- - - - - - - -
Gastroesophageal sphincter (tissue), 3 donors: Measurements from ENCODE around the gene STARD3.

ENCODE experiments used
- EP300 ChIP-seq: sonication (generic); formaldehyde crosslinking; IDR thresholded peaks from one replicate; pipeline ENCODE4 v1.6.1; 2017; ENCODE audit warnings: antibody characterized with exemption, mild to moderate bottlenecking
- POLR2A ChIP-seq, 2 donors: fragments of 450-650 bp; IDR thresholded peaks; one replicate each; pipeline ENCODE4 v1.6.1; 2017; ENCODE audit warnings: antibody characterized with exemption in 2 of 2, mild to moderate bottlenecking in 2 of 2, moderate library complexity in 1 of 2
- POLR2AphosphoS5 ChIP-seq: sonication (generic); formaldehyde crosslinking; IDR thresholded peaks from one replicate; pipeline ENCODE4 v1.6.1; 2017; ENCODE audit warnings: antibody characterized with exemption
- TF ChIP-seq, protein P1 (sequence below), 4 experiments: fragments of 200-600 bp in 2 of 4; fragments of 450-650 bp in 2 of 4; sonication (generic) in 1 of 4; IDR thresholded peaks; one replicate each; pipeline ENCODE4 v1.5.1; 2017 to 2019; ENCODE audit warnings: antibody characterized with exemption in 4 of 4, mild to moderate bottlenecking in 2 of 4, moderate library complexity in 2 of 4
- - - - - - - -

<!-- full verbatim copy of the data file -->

Gastroesophageal sphincter (tissue), 3 donors: Measurements from ENCODE around the gene STARD3.

ENCODE experiments used
- EP300 ChIP-seq: sonication (generic); formaldehyde crosslinking; IDR thresholded peaks from one replicate; pipeline ENCODE4 v1.6.1; 2017; ENCODE audit warnings: antibody characterized with exemption, mild to moderate bottlenecking
- POLR2A ChIP-seq, 2 donors: fragments of 450-650 bp; IDR thresholded peaks; one replicate each; pipeline ENCODE4 v1.6.1; 2017; ENCODE audit warnings: antibody characterized with exemption in 2 of 2, mild to moderate bottlenecking in 2 of 2, moderate library complexity in 1 of 2
- POLR2AphosphoS5 ChIP-seq: sonication (generic); formaldehyde crosslinking; IDR thresholded peaks from one replicate; pipeline ENCODE4 v1.6.1; 2017; ENCODE audit warnings: antibody characterized with exemption
- TF ChIP-seq, protein P1 (sequence below), 4 experiments: fragments of 200-600 bp in 2 of 4; fragments of 450-650 bp in 2 of 4; sonication (generic) in 1 of 4; IDR thresholded peaks; one replicate each; pipeline ENCODE4 v1.5.1; 2017 to 2019; ENCODE audit warnings: antibody characterized with exemption in 4 of 4, mild to moderate bottlenecking in 2 of 4, moderate library complexity in 2 of 4